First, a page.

PM: Danish vote shows 'considerable skepticism'

COPENHAGEN: The fact that 53 percent of Danish voters decided in a referendum to keep a decades-old opt-out from justice affairs in the European Union shows there is "considerable skepticism about the European project," Denmark's pro-EU prime minister said Friday.

Lars Loekke Rasmussen called the vote, which means Denmark can no longer be directly involved with the police organization Europol, "a slap in the face."

He wrote on Facebook that Denmark should join the agenda of British Prime Minister David Cameron on future ties with the EU, which both countries joined in 1973.

Britain plans a referendum by the end of 2017 to decide whether it will leave the 28-nation bloc. Cameron wants to stay in — provided he can secure the changes he wants, including giving member states more autonomy, such as the power to restrict benefits for EU immigrants coming to Britain.

Loekke Rasmussen's vision for "a new balance" is "a strong Europe that really can make a positive difference (and) a slimmer EU, where countries can solve problems in their own way more meaningfully."

Next Friday, he meets with European Council President Donald Tusk and European Commission President Jean-Claude Juncker in Brussels to start talks on reaching so-called parallel agreements that would allow Danes to continue cooperation with Europol, among others.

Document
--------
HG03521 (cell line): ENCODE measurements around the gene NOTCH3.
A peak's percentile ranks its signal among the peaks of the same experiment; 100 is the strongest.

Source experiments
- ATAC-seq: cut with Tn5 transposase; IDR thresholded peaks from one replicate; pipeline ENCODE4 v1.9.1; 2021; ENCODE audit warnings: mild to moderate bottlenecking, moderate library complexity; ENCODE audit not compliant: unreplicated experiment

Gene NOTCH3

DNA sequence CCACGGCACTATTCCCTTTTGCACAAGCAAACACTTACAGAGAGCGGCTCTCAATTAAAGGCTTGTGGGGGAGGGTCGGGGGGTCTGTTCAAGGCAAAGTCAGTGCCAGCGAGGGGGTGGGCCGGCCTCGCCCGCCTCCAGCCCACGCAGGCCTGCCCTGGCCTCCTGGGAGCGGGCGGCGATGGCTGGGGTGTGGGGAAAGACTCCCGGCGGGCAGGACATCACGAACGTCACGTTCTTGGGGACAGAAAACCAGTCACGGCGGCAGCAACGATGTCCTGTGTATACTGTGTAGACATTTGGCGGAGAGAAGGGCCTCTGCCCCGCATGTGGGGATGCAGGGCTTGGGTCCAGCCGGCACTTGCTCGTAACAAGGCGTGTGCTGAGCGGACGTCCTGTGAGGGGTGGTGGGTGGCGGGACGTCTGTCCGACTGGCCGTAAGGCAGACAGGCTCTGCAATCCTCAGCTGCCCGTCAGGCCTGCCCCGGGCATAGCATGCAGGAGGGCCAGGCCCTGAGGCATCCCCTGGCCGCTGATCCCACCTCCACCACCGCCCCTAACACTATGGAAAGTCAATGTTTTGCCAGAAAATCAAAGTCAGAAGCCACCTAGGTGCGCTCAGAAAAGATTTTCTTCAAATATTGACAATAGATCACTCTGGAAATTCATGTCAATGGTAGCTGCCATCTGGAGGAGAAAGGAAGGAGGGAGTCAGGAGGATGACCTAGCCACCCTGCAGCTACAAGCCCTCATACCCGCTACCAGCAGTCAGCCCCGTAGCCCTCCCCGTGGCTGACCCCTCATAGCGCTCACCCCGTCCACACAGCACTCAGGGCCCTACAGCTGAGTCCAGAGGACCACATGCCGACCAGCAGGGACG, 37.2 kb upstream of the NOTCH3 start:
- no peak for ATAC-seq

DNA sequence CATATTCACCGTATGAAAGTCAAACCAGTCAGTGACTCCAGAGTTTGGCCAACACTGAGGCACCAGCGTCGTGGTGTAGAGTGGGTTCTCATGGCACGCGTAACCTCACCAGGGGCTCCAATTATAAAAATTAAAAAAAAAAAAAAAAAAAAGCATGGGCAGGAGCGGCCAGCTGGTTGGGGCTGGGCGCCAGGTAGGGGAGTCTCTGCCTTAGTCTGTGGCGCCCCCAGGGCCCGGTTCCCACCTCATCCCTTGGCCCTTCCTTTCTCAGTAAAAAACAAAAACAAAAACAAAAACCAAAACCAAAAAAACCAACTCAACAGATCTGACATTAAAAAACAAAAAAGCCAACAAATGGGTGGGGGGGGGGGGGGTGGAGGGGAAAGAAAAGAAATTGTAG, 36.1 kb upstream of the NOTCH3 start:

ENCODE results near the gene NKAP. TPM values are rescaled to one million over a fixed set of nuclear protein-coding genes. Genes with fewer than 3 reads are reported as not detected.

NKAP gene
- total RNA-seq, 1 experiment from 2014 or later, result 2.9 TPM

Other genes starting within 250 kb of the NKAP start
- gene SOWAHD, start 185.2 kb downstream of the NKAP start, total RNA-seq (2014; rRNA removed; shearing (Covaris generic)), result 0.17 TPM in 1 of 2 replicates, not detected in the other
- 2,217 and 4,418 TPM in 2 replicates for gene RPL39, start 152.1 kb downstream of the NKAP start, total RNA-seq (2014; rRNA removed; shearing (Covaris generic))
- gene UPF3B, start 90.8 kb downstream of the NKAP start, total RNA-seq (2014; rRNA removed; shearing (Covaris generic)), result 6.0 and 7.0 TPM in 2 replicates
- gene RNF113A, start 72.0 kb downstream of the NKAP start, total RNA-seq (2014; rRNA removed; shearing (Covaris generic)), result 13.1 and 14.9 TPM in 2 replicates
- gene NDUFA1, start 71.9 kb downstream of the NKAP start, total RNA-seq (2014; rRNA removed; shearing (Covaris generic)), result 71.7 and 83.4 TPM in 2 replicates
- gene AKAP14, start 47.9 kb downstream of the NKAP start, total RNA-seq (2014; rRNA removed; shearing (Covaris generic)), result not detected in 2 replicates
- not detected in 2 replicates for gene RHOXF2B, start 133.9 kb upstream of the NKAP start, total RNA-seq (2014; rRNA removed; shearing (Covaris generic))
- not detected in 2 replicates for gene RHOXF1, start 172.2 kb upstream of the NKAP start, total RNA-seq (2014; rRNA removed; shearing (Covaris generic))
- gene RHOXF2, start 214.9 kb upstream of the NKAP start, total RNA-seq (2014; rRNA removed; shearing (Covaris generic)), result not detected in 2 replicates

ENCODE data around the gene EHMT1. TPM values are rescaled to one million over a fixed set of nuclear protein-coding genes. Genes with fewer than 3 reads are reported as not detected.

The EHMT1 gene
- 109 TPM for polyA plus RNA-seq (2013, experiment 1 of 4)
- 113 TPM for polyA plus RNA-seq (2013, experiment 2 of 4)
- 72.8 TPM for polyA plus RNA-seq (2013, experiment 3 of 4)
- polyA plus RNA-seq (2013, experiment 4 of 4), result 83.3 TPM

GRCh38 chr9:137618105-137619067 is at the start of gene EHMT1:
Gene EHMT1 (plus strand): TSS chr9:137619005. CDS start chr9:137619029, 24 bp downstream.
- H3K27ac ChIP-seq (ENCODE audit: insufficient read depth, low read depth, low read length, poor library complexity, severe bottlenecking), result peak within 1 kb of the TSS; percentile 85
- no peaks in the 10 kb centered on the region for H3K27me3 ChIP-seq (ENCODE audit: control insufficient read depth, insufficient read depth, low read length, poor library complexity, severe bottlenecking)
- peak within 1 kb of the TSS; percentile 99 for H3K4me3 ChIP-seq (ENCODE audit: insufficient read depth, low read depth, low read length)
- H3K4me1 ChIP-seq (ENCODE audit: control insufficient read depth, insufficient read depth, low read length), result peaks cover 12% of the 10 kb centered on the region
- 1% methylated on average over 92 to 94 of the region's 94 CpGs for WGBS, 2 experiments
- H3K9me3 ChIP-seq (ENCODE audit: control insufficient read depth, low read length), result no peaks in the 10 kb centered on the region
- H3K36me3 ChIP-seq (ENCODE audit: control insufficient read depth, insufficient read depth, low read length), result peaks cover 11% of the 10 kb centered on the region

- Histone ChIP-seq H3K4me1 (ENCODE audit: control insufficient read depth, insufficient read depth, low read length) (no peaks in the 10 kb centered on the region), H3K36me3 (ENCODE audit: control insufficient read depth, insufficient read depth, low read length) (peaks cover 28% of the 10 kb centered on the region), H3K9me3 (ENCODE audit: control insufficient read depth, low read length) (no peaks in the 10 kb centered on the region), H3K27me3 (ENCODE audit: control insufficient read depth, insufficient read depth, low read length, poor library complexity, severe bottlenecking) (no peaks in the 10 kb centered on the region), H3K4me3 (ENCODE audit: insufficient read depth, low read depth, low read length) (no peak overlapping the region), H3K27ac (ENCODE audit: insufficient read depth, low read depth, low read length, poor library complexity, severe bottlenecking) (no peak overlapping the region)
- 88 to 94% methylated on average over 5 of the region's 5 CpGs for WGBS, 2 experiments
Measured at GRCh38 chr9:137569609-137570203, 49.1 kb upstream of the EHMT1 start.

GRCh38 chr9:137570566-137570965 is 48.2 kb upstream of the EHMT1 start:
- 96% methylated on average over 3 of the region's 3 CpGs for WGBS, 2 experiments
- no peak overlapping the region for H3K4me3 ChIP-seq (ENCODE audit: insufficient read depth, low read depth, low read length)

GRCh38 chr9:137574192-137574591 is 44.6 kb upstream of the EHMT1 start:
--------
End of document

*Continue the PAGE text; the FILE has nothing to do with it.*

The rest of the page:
"We want to continue in Europol," said Soeren Espersen of the EU-skeptic, anti-immigration Danish People's Party. Denmark's second-largest party wants changes to the passport-free Schengen travel zone that recently came under pressure following the surge in migrant numbers in Europe. "We must have this fundamental discussion now."

Last week, the bloc changed the role of the European police agency, including banning opt-outs from EU justice policies for full members.

Loekke Rasmussen's center-right government had argued that ending the 1992 opt-out would give Danes more say, while opponents said Danes would lose even more sovereignty to Brussels.

Turnout in Thursday's referendum was 72 percent.